The view from the bleachers
EXISTENTIAL BLABBER - Kara Ortiga (The Philippine Star) - July 26, 2013 - 12:00am

Basketball  not our strongest suit. We know, we know. As of today, in season 76 of the UAAP games, the University of the Philippines has maintained a zero-win, all-losses streak in the men’s basketball division. We’re not unfamiliar with the feeling of being at the bottom. After all, we haven’t won a men’s basketball championship in over two decades.

But hey, it doesn’t mean that we don’t know what a rivalry feels like. UP is gunning to win their fourth championship in a row this year for the annual cheerdance competition (ah, thank you very much.) We always have our eye on rival UST’s Salinggawi Dance Troupe.

When I was in my first year in the university, my friends and I signed up for a P.E. class called cheerleading. The class dynamic was simple: attend a standard number of UAAP games, and cheer for those teams.

During the first few classes, we learned all of the school’s rah-rahs. We memorized the cheers and practiced the actions. We would train with the drummers and boosters of the pep squad. And then for the rest of the semester, we would go to actual games and do some actual cheerleading. Your grade was dependent on your attendance.

That one semester of cheerleading class took me to watch UAAP games that I never really bothered to watch before. I watched people grapple in judo tournaments. Saw multiple games of table tennis happen simultaneously under one roof. I saw a baseball game. We even watched women’s basketball, a sport where we don’t have a zero win streak.

These sports don’t have the over-obsessed alumni in the bleachers to cheer them on. Instead, there’s an awkward silence in the air, because the giant gymnasiums are predominantly empty. The cheers of the small groups, mostly cheerleading class students who are unenthusiastic about being there, echo on the walls, creating an eerie kind of energy. They don’t have the fans with the banners and balloons. No one dresses in color codes for them. The general public doesn’t instill in them an intense amount of pressure for a championship, in lieu of school pride. Yet they work hard for it, and want it just the same. They are athletes, and they train like any hardworking varsity would, and they compete with gusto. Sometimes, they win, but we hardly remember their names.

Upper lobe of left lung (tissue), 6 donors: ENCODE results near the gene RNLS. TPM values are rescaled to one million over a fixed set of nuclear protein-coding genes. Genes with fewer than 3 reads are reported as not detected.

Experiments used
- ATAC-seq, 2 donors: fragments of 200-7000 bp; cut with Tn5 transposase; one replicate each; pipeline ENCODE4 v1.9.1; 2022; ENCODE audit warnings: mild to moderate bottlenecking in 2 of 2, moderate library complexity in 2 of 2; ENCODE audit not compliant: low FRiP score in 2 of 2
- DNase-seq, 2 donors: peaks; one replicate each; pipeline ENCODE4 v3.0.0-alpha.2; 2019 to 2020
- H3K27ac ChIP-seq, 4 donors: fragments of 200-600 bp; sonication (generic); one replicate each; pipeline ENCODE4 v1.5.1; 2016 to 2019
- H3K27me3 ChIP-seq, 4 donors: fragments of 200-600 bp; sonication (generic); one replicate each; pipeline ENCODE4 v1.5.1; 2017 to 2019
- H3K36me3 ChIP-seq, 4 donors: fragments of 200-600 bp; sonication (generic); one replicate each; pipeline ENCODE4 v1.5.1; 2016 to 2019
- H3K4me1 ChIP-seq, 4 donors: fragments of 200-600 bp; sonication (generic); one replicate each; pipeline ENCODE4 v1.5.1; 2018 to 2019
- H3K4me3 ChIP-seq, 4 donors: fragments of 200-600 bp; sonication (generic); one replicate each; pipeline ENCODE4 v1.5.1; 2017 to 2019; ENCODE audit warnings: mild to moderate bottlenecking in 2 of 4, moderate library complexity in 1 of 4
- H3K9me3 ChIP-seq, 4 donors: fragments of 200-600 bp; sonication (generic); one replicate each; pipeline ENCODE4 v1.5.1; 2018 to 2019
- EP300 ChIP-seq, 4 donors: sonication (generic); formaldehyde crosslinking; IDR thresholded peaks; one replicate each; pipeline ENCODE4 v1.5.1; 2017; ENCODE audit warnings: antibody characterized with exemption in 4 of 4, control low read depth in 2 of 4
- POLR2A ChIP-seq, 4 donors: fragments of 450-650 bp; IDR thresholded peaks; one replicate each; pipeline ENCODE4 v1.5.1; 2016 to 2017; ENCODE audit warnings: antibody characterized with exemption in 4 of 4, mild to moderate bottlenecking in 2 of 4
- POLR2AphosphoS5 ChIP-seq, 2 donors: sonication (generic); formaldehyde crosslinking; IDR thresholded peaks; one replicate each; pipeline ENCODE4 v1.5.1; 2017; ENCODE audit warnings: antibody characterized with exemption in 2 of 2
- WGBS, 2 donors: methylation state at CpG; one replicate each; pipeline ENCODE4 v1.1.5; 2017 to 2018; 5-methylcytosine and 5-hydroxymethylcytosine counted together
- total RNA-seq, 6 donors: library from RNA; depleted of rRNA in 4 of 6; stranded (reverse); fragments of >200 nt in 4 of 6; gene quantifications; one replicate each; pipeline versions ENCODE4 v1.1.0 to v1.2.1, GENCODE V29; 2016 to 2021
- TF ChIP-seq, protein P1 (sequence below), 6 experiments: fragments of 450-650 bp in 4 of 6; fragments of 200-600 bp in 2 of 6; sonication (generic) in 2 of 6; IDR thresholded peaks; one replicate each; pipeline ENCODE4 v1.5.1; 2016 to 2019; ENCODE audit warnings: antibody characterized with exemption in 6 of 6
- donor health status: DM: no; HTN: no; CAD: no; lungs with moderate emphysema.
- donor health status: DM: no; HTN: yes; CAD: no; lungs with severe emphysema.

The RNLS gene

This is the side of the UAAP that not a lot of people pay attention to. There are plenty of sports that don’t get the same attention as, say, men’s basketball. But the students continue to fight anyway, in swimming, badminton, beach volleyball, taekwondo, track and field, fencing, football, lawn tennis, and even chess. Chess!

I remember being on the bleachers of the opening of a UAAP season during my first year. My friends and I spelled out “M-A-R-O-O-N-S-!” by taping it on our shirts. I guess the courtside reporter found it cute. She asked if we could appear on television for an interview. But we knew nothing about our teams.

When she asked, “Who on the team is the cutest basketball player?” I had nothing to answer but, “Um… si…Oble! Woo! Go, Oble! YEAH! UP FIGHT!”

Oble is our moniker for the oblation statue. You see, he is neither a basketball player, nor is he real. So that was a really dumb answer. It was aired on live television.

Whether you follow the UAAP or not, whether you have a winning or losing team, if you like chess more than you do basketball, it’s really just the school spirit that counts. Though first place feels nice, too.


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